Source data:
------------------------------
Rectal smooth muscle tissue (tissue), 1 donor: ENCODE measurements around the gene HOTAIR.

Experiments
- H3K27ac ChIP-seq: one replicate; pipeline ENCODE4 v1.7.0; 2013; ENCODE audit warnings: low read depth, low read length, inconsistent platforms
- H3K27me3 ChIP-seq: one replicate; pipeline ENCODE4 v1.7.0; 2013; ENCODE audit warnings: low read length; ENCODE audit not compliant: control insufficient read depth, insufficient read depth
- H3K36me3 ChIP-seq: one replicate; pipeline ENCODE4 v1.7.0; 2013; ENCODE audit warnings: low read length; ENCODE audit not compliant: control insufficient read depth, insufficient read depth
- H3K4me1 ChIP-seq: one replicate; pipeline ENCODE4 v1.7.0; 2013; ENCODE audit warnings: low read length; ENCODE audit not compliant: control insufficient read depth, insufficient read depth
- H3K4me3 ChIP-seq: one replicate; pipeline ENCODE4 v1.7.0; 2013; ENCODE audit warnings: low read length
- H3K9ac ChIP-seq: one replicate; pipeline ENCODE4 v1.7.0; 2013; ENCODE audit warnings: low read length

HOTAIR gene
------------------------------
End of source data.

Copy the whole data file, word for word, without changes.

Rectal smooth muscle tissue (tissue), 1 donor: ENCODE measurements around the gene HOTAIR.

Experiments
- H3K27ac ChIP-seq: one replicate; pipeline ENCODE4 v1.7.0; 2013; ENCODE audit warnings: low read depth, low read length, inconsistent platforms
- H3K27me3 ChIP-seq: one replicate; pipeline ENCODE4 v1.7.0; 2013; ENCODE audit warnings: low read length; ENCODE audit not compliant: control insufficient read depth, insufficient read depth
- H3K36me3 ChIP-seq: one replicate; pipeline ENCODE4 v1.7.0; 2013; ENCODE audit warnings: low read length; ENCODE audit not compliant: control insufficient read depth, insufficient read depth
- H3K4me1 ChIP-seq: one replicate; pipeline ENCODE4 v1.7.0; 2013; ENCODE audit warnings: low read length; ENCODE audit not compliant: control insufficient read depth, insufficient read depth
- H3K4me3 ChIP-seq: one replicate; pipeline ENCODE4 v1.7.0; 2013; ENCODE audit warnings: low read length
- H3K9ac ChIP-seq: one replicate; pipeline ENCODE4 v1.7.0; 2013; ENCODE audit warnings: low read length

HOTAIR gene